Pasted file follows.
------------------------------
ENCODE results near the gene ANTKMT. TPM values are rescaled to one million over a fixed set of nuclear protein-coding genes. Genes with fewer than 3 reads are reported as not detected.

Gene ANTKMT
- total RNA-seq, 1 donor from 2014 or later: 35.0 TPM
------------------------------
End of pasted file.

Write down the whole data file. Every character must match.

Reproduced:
ENCODE results near the gene ANTKMT. TPM values are rescaled to one million over a fixed set of nuclear protein-coding genes. Genes with fewer than 3 reads are reported as not detected.

Gene ANTKMT
- total RNA-seq, 1 donor from 2014 or later: 35.0 TPM